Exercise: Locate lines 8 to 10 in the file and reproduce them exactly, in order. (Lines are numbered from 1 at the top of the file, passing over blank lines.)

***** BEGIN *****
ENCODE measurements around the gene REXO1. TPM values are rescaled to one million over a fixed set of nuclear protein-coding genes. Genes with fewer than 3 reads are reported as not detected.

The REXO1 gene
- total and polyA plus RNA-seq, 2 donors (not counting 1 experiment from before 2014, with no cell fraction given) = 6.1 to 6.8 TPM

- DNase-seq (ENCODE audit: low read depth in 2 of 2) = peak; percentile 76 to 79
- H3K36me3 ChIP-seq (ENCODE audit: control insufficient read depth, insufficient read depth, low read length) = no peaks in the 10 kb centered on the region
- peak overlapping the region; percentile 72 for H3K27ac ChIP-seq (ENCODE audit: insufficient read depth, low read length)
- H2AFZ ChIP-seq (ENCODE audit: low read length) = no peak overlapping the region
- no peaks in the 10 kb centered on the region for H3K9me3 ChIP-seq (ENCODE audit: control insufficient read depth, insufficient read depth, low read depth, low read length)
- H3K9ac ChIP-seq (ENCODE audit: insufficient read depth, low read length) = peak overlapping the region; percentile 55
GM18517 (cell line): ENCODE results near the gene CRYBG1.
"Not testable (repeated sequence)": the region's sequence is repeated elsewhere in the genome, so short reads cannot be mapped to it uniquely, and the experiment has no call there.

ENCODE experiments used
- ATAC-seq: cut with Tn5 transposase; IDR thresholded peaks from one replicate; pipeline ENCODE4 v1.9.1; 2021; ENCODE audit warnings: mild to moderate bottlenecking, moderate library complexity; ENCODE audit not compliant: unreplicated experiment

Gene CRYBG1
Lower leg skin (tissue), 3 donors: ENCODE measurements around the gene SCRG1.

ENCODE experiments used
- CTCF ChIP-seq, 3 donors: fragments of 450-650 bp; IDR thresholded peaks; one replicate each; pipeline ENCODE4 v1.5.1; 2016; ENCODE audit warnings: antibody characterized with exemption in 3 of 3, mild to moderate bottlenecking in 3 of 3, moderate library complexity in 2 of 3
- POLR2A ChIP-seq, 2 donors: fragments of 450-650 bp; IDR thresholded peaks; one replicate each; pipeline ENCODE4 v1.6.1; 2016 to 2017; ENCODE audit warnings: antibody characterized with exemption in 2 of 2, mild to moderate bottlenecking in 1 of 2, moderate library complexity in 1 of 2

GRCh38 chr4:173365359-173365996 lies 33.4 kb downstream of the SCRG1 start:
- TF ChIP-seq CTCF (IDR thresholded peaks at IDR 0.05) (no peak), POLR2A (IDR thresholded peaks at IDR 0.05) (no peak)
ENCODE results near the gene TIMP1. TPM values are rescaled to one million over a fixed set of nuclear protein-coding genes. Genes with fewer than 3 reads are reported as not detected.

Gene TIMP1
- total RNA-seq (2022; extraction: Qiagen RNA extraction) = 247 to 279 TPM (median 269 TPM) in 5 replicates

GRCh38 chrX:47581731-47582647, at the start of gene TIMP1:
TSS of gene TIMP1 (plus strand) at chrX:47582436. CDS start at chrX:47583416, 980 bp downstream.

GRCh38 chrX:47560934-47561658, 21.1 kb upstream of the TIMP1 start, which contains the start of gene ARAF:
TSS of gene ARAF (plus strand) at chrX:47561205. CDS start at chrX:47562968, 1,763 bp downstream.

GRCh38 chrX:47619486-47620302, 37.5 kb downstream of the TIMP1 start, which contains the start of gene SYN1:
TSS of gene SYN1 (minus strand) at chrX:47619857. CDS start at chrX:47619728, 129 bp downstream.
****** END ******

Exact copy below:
- no peaks in the 10 kb centered on the region for H3K9me3 ChIP-seq (ENCODE audit: control insufficient read depth, insufficient read depth, low read depth, low read length)
- H3K9ac ChIP-seq (ENCODE audit: insufficient read depth, low read length) = peak overlapping the region; percentile 55
GM18517 (cell line): ENCODE results near the gene CRYBG1.